May 22nd marks the anniversary of my last drink. It was late in the evening on 22nd of May 2002 that I downed my last slug of vodka. What followed were 88 hours of sleeplessness and various auditory, tactile and visual hallucinations as I withdrew.
I didn’t go to the hospital, but I should have. I was not incapacitated, as I knew that what I was witnessing was not real. Imagine that, I hallucinated, and knew they were hallucinations and didn’t act on them.
The imaginary shadow-birds on the ceiling; the 1970’s era Japanese-made transistor radio playing “Staying Alive” by the BeeGees over and over in my left ear; the invisible fly buzzing; the blizzard in my living room, grasshoppers crawling over the plants in the family room; the bed that rocked back and forth like a raft at sea (and I could control the imaginary movements by will); to the weird albino western movie-voyeur scene playing on the ceiling; something repeatedly kicking me in the heel; the cat with glowing red eyes that walked into my bedroom late one night; mysterious red and green glowing lights crisscrossing on the ceiling, that I could slow down and make disappear at will. The strangest were the beautiful women in standard office attire at Mass that kept appearing with clipboard at hand out of the corner of my eyes, then disappeared when I looked at them. They went away finally when a 30-foot tall Franciscan friar, also bearing a clipboard, chased them. There were other hallucinations, but those stick out 5 years later.
I had relapsed. I had stopped drinking on February 3rd, and not because I had taken AA’s First Step and declared myself powerless over alcohol. I stopped drinking because I had no physical ability to get to a liquor store. Too weak. Liquor had debilitated me physically. I had attended AA meetings for 7 months, listened but didn’t apply. I liked to drink too much. Finally I just couldn’t physically leave the house, had DT’s and imagined my teeth falling out. I asked my poor Mom to call 911 (emergency number in the USA in case any foreigners are reading), and I waited outside in the bitter cold, hallucinating that a fleet of ambulances were parading down the street. When one finally showed up I claimed to be the local mayor and they were in deep trouble for their tardy response. I also hallucinated that a New York Times camera crew were there filming. (Yes, I know they’re a newspaper. I was hallucinating.) My Mom had been trying to get me to go back inside, begging and pleading, but I refused, demanding that she instead return inside. How I didn’t physically assault her in my frustration with her refusal to go back in is a mystery. My Guardian angel and hers must have been wrestling with me. It did seem as if a great force was holding me back. (The ambulance guys had not yet arrived. No neighbor had shown up before the ambulance.) I’m not kidding about the angels. I believe they exist. (It’s actually a solid teaching of the Church that they exist. Required belief if you’re a Catholic.)
Anyway, I ended up at the Hospital and 6 days and $10,500 later I was dry and sober. Sober as in “not drinking”. Why I went back to drinking 3 1/2 months later is a mystery. I remember being stressed out over a series of family visits and some impending ones (I have an estranged relationship with them. Back then I tolerated them because they only visited to see Mom.) But I also remember feeling good and happy and on top of things when I casually strolled into the liquor store and bought a pint of vodka. It’s cunning, baffling and powerful, that alcohol.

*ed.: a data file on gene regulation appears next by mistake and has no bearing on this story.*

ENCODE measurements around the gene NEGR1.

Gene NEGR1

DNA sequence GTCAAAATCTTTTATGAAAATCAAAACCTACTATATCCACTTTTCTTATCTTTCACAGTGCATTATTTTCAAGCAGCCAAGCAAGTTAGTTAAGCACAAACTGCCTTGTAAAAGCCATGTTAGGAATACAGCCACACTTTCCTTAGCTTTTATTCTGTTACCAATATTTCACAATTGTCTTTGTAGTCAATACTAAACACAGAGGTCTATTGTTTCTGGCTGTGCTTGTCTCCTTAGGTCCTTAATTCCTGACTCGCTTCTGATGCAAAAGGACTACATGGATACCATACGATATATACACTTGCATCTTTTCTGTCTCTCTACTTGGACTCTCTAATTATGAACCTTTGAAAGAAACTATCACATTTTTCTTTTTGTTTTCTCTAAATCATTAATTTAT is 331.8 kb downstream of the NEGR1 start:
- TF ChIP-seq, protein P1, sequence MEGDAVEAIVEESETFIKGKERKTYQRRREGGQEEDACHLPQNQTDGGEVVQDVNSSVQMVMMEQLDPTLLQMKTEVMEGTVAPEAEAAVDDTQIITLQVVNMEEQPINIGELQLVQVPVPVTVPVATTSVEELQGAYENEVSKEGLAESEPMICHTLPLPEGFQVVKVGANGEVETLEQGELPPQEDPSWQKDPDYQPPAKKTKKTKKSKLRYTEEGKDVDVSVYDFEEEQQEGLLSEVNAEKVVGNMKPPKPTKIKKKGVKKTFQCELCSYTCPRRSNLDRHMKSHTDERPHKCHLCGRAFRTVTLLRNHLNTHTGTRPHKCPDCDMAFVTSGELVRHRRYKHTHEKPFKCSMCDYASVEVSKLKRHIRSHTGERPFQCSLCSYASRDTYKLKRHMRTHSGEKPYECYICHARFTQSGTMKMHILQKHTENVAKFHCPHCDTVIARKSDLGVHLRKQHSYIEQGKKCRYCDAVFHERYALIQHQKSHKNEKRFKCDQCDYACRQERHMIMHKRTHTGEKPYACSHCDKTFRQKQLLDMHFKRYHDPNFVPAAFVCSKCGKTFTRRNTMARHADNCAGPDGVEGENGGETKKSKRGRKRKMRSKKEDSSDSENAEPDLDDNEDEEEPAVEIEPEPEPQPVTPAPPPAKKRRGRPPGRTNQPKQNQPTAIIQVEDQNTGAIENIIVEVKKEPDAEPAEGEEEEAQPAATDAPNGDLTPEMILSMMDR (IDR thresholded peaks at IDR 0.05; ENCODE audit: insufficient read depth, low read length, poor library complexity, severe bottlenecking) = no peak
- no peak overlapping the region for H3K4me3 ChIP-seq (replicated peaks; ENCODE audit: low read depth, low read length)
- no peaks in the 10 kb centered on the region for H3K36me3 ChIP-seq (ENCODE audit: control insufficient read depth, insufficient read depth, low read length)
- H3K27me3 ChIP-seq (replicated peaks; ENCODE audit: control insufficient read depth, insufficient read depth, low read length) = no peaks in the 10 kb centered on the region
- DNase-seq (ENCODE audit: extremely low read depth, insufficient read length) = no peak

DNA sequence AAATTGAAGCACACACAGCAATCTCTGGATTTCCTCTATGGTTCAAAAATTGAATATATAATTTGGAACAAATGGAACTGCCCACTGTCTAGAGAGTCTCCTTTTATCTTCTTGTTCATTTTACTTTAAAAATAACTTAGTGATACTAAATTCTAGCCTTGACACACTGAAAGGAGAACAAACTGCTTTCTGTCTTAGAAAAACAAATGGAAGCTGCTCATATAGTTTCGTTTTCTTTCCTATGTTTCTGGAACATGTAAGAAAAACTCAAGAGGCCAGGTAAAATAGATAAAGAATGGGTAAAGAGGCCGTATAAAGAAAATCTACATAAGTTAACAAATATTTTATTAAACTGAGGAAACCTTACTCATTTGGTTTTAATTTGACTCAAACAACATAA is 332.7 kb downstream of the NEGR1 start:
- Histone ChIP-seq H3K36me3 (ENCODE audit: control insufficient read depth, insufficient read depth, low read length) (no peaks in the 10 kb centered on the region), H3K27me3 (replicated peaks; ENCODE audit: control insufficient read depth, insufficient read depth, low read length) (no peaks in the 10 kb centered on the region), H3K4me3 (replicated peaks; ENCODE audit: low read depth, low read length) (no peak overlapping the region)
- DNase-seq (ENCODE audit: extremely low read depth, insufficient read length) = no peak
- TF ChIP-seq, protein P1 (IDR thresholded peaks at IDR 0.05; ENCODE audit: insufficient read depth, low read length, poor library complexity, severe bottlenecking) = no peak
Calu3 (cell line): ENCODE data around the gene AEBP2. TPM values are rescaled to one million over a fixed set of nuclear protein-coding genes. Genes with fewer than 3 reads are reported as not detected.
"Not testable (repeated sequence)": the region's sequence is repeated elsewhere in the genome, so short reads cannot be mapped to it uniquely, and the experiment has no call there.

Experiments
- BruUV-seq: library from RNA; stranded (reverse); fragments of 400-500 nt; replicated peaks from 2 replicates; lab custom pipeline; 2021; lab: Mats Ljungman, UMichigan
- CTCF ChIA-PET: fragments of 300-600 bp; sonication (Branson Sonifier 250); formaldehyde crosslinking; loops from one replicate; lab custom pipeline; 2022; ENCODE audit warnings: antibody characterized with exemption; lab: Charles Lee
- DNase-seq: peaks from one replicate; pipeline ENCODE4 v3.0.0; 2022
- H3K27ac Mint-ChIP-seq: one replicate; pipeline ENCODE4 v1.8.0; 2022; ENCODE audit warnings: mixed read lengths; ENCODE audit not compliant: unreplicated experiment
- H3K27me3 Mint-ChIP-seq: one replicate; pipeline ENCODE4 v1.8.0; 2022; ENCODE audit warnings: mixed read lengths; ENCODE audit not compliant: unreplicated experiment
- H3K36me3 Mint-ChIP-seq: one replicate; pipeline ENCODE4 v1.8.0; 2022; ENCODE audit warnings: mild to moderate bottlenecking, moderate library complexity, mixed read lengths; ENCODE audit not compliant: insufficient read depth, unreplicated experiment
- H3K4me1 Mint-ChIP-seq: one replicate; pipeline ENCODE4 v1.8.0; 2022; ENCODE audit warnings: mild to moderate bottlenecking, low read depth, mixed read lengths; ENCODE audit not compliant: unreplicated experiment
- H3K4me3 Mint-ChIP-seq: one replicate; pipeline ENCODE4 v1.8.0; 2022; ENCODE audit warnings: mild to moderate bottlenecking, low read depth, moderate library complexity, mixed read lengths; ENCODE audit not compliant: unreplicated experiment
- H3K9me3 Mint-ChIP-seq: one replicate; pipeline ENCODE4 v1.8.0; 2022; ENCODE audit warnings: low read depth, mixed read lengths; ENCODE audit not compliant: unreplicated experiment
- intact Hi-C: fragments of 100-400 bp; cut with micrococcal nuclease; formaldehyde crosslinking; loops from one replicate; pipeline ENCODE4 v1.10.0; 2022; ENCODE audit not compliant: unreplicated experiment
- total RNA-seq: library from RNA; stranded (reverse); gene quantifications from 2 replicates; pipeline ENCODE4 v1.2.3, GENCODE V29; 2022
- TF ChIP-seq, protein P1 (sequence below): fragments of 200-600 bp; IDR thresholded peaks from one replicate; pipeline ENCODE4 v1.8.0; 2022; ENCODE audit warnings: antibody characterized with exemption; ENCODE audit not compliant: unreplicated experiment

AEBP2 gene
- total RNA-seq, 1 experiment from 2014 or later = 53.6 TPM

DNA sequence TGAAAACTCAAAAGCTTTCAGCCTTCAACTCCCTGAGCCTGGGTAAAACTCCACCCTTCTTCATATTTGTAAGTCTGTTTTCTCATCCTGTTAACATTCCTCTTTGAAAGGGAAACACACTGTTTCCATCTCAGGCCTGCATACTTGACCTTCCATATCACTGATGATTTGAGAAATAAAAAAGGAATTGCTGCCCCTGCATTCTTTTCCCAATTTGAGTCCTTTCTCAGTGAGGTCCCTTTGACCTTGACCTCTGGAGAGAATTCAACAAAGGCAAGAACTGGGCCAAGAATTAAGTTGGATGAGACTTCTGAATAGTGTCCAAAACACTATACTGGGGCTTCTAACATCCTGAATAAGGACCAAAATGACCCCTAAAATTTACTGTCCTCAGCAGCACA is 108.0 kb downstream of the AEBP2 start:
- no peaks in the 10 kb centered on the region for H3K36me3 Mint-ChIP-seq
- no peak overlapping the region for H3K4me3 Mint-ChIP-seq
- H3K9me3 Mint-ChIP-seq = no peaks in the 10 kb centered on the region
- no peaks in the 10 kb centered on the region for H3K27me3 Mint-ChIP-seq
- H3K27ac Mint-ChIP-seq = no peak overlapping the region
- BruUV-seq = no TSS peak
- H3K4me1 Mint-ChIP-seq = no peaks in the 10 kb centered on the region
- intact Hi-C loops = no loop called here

Anyway, that was then, this is now. Five years. Been through job losses, Mom’s death, loss of her house (I wasn’t in a financial position to buy it from the estate, though I did receive my share of the inheritance), loss of family due to serious issues regarding grief and coping with her death and the aftermath, financial troubles early on, loss of my AA sponsor for reason’s I have no clue over. Enduring underemployment and a job search that’s tough as I am “returning to the workforce” after a few years away (due to care giving for Mom prior to her death and the need to deal with her death and the secondary losses, and prior to that being out of work due to the alcohol. (Read my drunkalogue.) I’m just glad I sobered up a few years before Mom needed me in her final years. Because of me and my care, she lived longer and knew she was loved. She was able to remain in her home and not move away to my sister’s, a place she would have hated. (My sister’s house, not my sister. Though if she knew how my sister treated me after her death…)
These things that have happened have steered me away a bit from AA’s “One day at a Time (ODAAT)” slogan. That isn’t good enough for me. “ODAAT” means that today, I won’t drink, tomorrow, well, let’s wait and see. When tomorrow comes, just say, “No, I won’t drink today.” There’s too much room for alcohol to sneak in and suggest itself as a solution to my troubles. I’ve been through a lot of bad stuff these past few years, and I know dang well that just a little window of opportunity is all it needs, just a little time to work it’s way into my decision-making process. Instead I have developed the idea that “No matter how good, or how bad, drinking is not an option.“ Period. Ever. This forces me to dismiss it outright, not just for today, but forever. This is not like saying “I can never drink again”, and getting overwhelmed by that, which is why the ODAAT idea developed. It’s situational. Regardless of what is going on, drinking is not on the table.
It simply isn’t what I do anymore. I do not drink. It just isn’t considered. No time issue of today or forever is involved. It just isn’t done.
No matter what.Know someone, perhaps yourself, who might like Catholic devotionals for alcoholics? Please take a look at my books! (Thank you!!)"The Stations of the Cross for Alcoholics"